My eyes scan the water quickly to make sure I don’t make that mistake again. No one else is around and I make a false cast to judge trajectory and distance, a second and I shoot some line on the forward cast plopping the fly two feet ahead and just to the right of her. She pauses for a moment and I think I’ve messed it up for sure. “Too damn close” I grumble to myself angrily. There isn’t enough time to beat myself up any more as she darts forward and slurps the fly. I can’t even set the hook before she does it herself bolting at the foreign object in her mouth.

  The little bit of extra line shoots through my fingers and then the guides putting her on the reel almost instantaneously.  “I wouldn’t touch that fish, the water here is really dirty”. I’m startled by the strangers voice behind me, I hadn’t even noticed them.  As I watch the backing melt off my reel I can’t help  but think that it doesn’t matter if I land her or not, I’ve already managed the most enjoyable part for me anyway. It’s the feeling of the cast , beating the shakes and the lump in my throat that really matter.

      For me it’s the things that you can’t touch that make fly fishing an addiction.

Saturday, June 2, 2012

A Striper Bum in Trout country

    I grew up on the East Coast, Long Island to be exact. Although I started fly fishing when I was twelve, I never caught a Trout on a fly until I was almost seventeen. It wasn’t for lack of locales, more so it was a lack of desire. I started with Bass and Bluegill and quickly graduated to Bluefish and Stripers. Trout were more of an afterthought in my fishing ventures and in many ways still are. When I would chase Trout in my teenage years it was because they were the first species that the season opened for. I would ride the bus or hitchhike to whatever lake seemed to offer the most promise (read: most heavily stocked). With a spinning outfit a few Mepps Roostertails and maybe some bait I was set for the day.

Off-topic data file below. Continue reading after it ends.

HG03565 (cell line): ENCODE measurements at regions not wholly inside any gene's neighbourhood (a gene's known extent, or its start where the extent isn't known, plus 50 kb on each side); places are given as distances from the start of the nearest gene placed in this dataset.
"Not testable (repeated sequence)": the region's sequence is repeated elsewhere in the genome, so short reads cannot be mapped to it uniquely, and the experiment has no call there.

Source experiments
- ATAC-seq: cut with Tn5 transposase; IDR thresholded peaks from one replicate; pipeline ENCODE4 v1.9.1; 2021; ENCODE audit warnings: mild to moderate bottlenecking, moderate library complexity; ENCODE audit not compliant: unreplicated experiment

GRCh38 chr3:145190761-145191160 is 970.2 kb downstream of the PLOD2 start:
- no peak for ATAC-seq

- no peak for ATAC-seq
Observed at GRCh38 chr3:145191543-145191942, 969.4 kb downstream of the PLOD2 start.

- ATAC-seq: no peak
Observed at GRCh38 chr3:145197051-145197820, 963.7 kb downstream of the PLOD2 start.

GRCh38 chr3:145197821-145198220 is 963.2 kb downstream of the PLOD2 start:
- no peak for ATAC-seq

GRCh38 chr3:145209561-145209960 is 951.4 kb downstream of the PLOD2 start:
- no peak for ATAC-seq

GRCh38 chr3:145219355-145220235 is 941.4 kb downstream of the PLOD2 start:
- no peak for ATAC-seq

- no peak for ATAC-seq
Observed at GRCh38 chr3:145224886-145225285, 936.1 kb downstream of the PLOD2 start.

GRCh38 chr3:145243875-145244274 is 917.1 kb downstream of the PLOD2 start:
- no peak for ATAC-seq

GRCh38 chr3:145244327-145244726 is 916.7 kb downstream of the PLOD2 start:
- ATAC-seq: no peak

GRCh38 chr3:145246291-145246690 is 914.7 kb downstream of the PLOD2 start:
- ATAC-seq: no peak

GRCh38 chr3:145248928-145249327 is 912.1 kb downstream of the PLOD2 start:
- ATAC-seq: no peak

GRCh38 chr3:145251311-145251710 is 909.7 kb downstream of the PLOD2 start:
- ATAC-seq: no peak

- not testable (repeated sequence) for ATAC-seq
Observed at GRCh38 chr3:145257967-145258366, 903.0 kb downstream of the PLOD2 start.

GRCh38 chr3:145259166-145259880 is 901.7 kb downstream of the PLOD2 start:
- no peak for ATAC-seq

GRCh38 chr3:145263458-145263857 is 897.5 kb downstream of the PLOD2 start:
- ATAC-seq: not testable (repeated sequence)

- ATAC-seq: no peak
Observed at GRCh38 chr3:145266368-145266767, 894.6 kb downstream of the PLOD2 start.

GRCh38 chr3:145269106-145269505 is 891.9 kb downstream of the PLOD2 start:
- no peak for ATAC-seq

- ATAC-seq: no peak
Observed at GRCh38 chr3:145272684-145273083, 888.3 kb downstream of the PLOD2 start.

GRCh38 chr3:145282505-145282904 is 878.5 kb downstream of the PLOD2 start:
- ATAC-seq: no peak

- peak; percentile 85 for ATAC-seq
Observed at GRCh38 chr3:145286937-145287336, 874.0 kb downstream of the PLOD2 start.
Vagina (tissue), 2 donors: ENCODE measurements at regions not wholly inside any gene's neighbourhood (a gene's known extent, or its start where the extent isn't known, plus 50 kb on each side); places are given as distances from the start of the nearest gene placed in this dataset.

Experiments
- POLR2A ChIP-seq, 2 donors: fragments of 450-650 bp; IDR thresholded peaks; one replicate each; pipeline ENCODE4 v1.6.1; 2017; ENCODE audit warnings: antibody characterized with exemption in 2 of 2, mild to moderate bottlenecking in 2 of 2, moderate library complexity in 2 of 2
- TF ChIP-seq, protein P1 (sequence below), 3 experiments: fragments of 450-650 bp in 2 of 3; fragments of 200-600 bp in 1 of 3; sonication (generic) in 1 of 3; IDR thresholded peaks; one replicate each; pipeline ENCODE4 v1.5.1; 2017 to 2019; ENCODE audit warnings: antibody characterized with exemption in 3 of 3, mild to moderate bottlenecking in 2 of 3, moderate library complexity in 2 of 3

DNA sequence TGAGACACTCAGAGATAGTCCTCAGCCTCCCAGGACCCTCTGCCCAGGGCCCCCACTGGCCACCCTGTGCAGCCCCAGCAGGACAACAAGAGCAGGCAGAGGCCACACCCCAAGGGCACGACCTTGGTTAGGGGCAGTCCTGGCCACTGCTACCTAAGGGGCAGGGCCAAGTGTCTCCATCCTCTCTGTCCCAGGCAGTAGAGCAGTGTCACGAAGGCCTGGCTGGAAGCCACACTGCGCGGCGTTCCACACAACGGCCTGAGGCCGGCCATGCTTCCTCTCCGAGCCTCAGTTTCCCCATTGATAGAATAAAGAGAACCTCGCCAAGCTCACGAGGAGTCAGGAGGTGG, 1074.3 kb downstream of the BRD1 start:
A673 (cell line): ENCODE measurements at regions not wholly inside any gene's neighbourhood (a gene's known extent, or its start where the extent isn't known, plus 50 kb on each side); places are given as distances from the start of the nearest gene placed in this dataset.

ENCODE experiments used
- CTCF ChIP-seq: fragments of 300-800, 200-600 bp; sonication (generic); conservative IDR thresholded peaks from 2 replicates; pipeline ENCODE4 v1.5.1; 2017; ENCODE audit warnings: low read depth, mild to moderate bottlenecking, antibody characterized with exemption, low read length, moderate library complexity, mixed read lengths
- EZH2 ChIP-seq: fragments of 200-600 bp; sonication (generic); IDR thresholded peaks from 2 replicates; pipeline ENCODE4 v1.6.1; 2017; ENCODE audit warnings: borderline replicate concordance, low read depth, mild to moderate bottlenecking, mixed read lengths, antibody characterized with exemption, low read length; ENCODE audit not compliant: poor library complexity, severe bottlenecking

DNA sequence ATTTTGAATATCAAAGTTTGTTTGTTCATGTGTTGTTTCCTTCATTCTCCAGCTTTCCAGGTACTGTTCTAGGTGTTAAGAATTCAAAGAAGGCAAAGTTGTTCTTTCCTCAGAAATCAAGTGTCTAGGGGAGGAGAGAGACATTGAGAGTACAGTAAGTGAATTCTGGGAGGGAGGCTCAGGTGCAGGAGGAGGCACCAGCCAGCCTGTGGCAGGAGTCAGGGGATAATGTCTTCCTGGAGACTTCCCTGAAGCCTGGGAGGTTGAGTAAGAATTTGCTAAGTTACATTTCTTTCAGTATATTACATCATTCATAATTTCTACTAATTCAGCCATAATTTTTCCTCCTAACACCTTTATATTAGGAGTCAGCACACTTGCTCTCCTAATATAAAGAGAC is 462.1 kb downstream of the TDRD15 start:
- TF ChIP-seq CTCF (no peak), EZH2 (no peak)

Fast forward several years and go clear across the country.  I got a job offer that brought me to California in January. I’d never been and well, it was freaking January in New York. Work kept me pretty busy the first couple of weeks and then suddenly I realized I was in the middle of the desert. I’d seen the beach out here but mention of fishing; much less fly fishing just brought confused looks from the locals. I may have even been asked if that was a new type of surfing or I could just be remembering poorly, it wouldn’t be the first time.

    Los Angeles quickly lost my interest and I soon found myself in the high Sierras packing mules and smack dab in some of the prettiest Trout country you ever saw.  It was hard to pass much of the water I was riding by, so naturally, I didn’t.  With an eight and a half foot five weight stuck in one of the panniers I made some, umm, extended stops. Purely to let the stock rest of course. Catching smallish wild fish on dries has a way of becoming addicting to nearly anyone and I still find myself laughing to the trees when a wild Brown misses the fly and leaps several times it’s body length out of the water.

 Although work, family and more have brought me back to L.A. I still find my way to the high country to fish for Trout on occasion. I don’t think that they will ever take the place of my beloved Stripers, they do make for a nice diversion here and there; mostly when the lakes seem completely devoid of any fish with stripes. So what if I may make a stop on the way home to sight fish to some Carp (my second favorite type of fishing). When I’m there I’m perfectly happy giving myself over to watching my fly bounce along the surface until it disappears with a flash of either buttery yellow or silver and rose.